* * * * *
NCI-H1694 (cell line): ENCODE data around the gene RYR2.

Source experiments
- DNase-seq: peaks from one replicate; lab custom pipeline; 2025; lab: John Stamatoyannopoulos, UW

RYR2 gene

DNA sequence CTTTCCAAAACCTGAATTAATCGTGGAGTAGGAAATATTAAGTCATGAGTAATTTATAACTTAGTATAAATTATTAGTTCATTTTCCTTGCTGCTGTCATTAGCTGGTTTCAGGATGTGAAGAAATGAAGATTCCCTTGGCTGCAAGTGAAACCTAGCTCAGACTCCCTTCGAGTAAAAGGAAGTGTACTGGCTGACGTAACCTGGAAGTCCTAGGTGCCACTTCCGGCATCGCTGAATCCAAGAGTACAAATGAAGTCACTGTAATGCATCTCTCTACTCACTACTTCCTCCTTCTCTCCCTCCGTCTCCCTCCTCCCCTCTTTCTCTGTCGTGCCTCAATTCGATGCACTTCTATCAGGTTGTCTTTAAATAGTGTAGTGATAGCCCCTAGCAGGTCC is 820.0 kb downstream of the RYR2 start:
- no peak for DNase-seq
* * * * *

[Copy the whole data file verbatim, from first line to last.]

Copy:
NCI-H1694 (cell line): ENCODE data around the gene RYR2.

Source experiments
- DNase-seq: peaks from one replicate; lab custom pipeline; 2025; lab: John Stamatoyannopoulos, UW

RYR2 gene

DNA sequence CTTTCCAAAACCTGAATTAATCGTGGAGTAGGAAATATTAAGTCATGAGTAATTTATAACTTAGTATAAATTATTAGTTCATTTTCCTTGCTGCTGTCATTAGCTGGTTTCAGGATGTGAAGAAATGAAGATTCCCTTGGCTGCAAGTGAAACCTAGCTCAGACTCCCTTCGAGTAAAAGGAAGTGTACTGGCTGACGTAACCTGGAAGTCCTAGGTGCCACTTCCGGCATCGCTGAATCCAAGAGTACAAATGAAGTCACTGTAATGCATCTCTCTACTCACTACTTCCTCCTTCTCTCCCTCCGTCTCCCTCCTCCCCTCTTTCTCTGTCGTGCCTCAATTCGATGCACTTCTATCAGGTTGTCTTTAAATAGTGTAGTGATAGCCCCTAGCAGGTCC is 820.0 kb downstream of the RYR2 start:
- no peak for DNase-seq